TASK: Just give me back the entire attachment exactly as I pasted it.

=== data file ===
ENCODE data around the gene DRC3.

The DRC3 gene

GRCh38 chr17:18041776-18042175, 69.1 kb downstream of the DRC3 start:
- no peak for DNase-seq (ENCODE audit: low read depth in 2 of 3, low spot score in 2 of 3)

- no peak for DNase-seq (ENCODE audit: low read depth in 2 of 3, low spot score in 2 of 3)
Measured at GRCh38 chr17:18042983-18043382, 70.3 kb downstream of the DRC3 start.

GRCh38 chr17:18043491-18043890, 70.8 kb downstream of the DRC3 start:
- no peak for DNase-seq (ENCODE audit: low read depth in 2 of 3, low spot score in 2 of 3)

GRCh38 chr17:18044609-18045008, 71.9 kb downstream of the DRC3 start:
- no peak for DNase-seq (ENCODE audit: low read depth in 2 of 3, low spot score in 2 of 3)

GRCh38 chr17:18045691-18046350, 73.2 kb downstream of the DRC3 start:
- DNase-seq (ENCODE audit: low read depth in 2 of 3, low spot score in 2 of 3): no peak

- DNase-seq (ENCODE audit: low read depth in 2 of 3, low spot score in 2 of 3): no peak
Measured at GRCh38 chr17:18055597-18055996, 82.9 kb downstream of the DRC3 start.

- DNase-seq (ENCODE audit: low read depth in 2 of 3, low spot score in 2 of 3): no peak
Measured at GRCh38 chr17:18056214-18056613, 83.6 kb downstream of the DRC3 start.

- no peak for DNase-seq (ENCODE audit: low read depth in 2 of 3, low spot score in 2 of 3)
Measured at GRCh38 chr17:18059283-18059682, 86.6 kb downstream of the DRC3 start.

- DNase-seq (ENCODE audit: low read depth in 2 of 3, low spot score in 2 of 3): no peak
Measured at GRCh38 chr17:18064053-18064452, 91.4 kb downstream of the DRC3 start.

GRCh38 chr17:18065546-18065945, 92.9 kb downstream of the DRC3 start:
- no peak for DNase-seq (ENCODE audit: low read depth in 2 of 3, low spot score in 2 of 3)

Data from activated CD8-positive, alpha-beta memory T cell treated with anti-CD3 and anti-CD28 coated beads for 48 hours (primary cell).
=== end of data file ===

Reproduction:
ENCODE data around the gene DRC3.

The DRC3 gene

GRCh38 chr17:18041776-18042175, 69.1 kb downstream of the DRC3 start:
- no peak for DNase-seq (ENCODE audit: low read depth in 2 of 3, low spot score in 2 of 3)

- no peak for DNase-seq (ENCODE audit: low read depth in 2 of 3, low spot score in 2 of 3)
Measured at GRCh38 chr17:18042983-18043382, 70.3 kb downstream of the DRC3 start.

GRCh38 chr17:18043491-18043890, 70.8 kb downstream of the DRC3 start:
- no peak for DNase-seq (ENCODE audit: low read depth in 2 of 3, low spot score in 2 of 3)

GRCh38 chr17:18044609-18045008, 71.9 kb downstream of the DRC3 start:
- no peak for DNase-seq (ENCODE audit: low read depth in 2 of 3, low spot score in 2 of 3)

GRCh38 chr17:18045691-18046350, 73.2 kb downstream of the DRC3 start:
- DNase-seq (ENCODE audit: low read depth in 2 of 3, low spot score in 2 of 3): no peak

- DNase-seq (ENCODE audit: low read depth in 2 of 3, low spot score in 2 of 3): no peak
Measured at GRCh38 chr17:18055597-18055996, 82.9 kb downstream of the DRC3 start.

- DNase-seq (ENCODE audit: low read depth in 2 of 3, low spot score in 2 of 3): no peak
Measured at GRCh38 chr17:18056214-18056613, 83.6 kb downstream of the DRC3 start.

- no peak for DNase-seq (ENCODE audit: low read depth in 2 of 3, low spot score in 2 of 3)
Measured at GRCh38 chr17:18059283-18059682, 86.6 kb downstream of the DRC3 start.

- DNase-seq (ENCODE audit: low read depth in 2 of 3, low spot score in 2 of 3): no peak
Measured at GRCh38 chr17:18064053-18064452, 91.4 kb downstream of the DRC3 start.

GRCh38 chr17:18065546-18065945, 92.9 kb downstream of the DRC3 start:
- no peak for DNase-seq (ENCODE audit: low read depth in 2 of 3, low spot score in 2 of 3)

Data from activated CD8-positive, alpha-beta memory T cell treated with anti-CD3 and anti-CD28 coated beads for 48 hours (primary cell).